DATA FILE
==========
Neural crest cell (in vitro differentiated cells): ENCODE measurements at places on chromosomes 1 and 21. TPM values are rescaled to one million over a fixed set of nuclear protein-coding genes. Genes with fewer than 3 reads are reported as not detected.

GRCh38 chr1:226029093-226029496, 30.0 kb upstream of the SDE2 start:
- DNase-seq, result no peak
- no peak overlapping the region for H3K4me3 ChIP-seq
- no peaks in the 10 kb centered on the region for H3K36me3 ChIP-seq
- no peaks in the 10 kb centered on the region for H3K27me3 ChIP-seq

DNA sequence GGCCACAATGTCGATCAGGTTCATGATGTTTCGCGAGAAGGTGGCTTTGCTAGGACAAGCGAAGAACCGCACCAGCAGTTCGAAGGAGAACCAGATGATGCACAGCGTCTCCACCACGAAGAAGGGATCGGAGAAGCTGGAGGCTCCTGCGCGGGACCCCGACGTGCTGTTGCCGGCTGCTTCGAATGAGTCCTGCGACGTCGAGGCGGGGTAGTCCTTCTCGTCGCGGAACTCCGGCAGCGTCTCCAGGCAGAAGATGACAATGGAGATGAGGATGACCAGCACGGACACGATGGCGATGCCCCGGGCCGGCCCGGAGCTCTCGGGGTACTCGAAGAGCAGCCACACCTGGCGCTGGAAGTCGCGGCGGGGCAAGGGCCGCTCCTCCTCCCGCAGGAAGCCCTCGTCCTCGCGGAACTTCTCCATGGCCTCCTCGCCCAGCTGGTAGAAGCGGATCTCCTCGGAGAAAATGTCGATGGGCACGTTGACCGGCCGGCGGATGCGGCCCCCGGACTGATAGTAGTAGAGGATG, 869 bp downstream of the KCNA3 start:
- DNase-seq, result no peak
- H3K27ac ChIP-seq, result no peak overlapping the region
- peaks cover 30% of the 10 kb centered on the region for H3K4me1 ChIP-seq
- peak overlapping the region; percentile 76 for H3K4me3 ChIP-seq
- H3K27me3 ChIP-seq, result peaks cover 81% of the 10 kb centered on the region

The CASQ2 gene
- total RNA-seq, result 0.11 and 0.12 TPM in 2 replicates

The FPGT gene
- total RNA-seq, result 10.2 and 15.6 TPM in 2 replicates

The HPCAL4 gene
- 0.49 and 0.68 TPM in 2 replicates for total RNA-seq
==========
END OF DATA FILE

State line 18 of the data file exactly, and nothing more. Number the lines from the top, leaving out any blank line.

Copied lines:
- 0.49 and 0.68 TPM in 2 replicates for total RNA-seq